July 5, 2016

Dependency management in Go has always worked quite differently from in other languages. Although Go baked in a standardised dependency management process, it seems to have been based on the authors’ experience working in Google. Unfortunately, things work differently in Google than in other places, and so the default approach is found lacking by most developers. This has led to a reliance on ad hoc and third-party approaches, and as yet the community has not arrived at a de facto standard. This leaves the new Golang developer with some learning to do in order to choose the best tool for the job.

Default: Go Get Github

By default, Go dependencies are downloaded with go get. Go get will resolve all the package paths in your codebase as URLs pointing to Github, Bitbucket, Google or Golang repos. The project will be cloned and the package will be by default in the same state as the HEAD of the default branch.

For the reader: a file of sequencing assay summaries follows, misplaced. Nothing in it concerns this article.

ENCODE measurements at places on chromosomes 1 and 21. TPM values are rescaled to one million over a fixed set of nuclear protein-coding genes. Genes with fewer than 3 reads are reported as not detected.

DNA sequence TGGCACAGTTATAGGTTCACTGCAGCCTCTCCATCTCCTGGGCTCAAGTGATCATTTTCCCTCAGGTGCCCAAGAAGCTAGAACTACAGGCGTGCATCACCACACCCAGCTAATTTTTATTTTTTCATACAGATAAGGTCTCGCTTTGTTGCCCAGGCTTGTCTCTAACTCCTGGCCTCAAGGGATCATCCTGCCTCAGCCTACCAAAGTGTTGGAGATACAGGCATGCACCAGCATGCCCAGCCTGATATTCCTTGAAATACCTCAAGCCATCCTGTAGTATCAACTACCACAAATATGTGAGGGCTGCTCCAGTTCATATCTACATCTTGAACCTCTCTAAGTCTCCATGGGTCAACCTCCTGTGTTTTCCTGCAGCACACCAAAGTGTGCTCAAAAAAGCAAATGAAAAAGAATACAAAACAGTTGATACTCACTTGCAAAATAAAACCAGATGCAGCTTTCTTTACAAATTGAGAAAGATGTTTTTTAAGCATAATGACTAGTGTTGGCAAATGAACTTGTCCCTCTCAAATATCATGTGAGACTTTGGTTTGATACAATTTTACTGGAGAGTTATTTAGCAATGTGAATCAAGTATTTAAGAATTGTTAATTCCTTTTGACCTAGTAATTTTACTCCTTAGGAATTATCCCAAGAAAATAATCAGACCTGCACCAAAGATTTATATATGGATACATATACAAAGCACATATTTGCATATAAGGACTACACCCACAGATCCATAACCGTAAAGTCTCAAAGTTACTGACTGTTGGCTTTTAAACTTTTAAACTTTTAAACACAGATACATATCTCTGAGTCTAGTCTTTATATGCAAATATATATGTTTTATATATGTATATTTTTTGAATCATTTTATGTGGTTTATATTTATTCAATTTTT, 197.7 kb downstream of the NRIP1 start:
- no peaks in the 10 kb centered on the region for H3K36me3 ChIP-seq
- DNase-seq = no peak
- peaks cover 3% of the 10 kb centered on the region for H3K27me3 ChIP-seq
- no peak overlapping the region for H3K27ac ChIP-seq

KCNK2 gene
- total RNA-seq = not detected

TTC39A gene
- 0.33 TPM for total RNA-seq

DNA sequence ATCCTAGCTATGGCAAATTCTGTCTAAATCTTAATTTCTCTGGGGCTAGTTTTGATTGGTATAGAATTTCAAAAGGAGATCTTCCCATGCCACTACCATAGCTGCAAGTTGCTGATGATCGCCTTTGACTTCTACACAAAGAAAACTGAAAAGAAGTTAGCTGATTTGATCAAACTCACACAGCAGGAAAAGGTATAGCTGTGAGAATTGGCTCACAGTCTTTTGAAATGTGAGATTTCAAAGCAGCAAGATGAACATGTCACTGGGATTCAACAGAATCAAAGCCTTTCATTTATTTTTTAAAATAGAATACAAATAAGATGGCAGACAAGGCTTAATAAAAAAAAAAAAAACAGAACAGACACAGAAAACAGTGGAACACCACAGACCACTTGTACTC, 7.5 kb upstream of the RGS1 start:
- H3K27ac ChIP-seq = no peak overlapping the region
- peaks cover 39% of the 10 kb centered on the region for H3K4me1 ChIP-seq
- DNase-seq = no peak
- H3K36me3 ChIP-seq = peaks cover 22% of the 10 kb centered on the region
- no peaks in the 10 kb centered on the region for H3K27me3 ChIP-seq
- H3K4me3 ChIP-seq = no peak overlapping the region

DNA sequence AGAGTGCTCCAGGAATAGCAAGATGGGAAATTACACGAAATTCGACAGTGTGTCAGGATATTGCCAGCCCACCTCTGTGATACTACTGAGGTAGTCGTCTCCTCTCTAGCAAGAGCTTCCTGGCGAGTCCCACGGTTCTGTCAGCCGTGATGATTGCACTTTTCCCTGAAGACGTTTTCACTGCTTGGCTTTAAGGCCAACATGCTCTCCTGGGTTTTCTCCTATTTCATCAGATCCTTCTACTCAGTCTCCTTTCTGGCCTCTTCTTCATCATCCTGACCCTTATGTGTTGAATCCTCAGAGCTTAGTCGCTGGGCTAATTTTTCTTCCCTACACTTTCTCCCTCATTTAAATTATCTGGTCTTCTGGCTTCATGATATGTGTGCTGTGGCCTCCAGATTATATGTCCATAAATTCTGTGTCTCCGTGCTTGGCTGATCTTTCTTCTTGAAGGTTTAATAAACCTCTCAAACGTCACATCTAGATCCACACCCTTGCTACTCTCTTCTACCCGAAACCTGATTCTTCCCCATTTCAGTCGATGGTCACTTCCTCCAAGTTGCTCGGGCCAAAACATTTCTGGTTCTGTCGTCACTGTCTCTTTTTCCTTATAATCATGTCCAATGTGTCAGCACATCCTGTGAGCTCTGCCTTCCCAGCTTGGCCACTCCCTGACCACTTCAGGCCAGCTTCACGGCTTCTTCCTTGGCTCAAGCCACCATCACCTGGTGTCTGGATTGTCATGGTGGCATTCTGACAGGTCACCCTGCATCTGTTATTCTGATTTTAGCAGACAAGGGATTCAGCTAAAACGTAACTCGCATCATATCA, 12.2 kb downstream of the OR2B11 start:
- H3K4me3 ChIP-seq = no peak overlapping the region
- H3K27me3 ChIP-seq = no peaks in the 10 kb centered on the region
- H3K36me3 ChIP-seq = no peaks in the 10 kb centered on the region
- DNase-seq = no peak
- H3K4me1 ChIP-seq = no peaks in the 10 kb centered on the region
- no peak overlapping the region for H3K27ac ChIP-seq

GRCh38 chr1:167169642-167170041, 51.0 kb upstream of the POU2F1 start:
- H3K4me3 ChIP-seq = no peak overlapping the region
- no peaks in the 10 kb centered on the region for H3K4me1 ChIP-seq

When using go get, dependencies are copied into a single tree structure under $GOPATH/src. The structure of this tree matches the package path / repo URL structure. So, on a single Go developers machine, there is a single version of each dependency as defined by the package path which will be used by each project depending on the package.

Problems Doing Open-Source Projects

There are a couple of problems with this. One I discovered while I was trying to maintain a fork of the Terraform project [1]. This is a very large and active project with lots of dependencies. Every time I would do a build, new versions of the dependencies would be pulled in, and the build would break. Although there were many people around to fix the main repo, it was not uncommon for it to also be broken due for the same reason. In fairness to the Terraform contributors, this is no longer the case as they introduced vendored dependencies at the start of this year.